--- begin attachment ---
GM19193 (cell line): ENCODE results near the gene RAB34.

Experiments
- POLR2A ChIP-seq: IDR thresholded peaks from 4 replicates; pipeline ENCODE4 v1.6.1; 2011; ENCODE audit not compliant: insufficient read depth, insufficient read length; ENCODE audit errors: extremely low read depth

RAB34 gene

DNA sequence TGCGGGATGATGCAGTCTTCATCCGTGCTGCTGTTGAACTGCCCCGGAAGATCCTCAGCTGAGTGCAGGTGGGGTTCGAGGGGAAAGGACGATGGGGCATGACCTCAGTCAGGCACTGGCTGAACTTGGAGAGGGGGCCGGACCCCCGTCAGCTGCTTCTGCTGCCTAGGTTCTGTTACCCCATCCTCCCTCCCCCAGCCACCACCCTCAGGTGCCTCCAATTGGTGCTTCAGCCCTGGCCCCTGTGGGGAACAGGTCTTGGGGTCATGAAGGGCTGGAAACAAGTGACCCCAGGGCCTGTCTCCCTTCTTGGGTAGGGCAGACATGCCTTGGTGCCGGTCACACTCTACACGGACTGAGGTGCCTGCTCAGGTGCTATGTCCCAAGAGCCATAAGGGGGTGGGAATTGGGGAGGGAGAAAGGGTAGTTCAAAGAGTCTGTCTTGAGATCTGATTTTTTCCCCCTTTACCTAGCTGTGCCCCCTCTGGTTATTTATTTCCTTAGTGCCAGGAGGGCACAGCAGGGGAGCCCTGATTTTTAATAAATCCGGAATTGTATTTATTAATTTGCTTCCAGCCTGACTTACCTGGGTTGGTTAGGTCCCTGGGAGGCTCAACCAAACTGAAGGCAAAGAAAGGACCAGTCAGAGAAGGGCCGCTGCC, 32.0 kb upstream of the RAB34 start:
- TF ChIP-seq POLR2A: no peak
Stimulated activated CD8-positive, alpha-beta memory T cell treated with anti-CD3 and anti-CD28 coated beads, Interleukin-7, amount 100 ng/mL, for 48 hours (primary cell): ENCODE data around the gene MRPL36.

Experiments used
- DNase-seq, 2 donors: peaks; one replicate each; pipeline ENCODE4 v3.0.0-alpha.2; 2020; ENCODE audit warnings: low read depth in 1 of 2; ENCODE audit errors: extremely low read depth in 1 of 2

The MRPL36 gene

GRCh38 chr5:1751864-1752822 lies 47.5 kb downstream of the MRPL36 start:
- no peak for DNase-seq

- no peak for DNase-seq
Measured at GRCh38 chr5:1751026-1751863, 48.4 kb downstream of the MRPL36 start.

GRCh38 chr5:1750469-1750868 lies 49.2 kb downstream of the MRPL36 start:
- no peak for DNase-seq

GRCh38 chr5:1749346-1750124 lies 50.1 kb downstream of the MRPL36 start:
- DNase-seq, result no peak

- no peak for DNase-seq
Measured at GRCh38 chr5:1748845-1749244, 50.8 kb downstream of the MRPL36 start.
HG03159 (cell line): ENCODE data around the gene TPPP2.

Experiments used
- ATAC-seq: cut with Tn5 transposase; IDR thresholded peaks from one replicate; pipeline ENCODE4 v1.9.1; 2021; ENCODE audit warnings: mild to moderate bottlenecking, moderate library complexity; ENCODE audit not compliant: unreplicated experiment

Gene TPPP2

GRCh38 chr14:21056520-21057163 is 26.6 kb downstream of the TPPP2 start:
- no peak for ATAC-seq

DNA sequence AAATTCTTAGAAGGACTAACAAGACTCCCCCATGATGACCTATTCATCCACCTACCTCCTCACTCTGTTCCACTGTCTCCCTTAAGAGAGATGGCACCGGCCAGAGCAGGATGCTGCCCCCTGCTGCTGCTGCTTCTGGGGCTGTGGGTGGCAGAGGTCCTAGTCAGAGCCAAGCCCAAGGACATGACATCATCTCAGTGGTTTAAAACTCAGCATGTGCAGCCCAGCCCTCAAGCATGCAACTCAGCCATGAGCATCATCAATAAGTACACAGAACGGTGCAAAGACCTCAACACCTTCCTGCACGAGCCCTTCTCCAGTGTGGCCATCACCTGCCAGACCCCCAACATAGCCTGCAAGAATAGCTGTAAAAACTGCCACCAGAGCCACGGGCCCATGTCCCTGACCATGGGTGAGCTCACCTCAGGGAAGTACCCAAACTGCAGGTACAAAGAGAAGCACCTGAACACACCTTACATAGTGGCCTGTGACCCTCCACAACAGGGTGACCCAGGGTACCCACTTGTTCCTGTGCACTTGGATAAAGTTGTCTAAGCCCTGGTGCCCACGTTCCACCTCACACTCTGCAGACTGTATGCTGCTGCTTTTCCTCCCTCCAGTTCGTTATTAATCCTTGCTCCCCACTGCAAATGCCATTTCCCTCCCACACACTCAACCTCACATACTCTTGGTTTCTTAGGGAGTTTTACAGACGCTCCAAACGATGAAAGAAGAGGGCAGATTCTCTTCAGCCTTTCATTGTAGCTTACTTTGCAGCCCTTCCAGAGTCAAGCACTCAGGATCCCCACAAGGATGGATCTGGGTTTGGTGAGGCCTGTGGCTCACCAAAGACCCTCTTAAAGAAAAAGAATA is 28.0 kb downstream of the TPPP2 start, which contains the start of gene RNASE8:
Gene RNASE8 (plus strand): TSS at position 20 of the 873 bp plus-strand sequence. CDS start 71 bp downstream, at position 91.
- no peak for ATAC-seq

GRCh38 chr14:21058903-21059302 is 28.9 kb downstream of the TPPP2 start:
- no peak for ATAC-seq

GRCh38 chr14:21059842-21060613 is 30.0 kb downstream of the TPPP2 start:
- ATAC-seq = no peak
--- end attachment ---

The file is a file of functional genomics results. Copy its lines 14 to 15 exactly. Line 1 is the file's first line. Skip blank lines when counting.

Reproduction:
Measured at GRCh38 chr5:1751026-1751863, 48.4 kb downstream of the MRPL36 start.

GRCh38 chr5:1750469-1750868 lies 49.2 kb downstream of the MRPL36 start: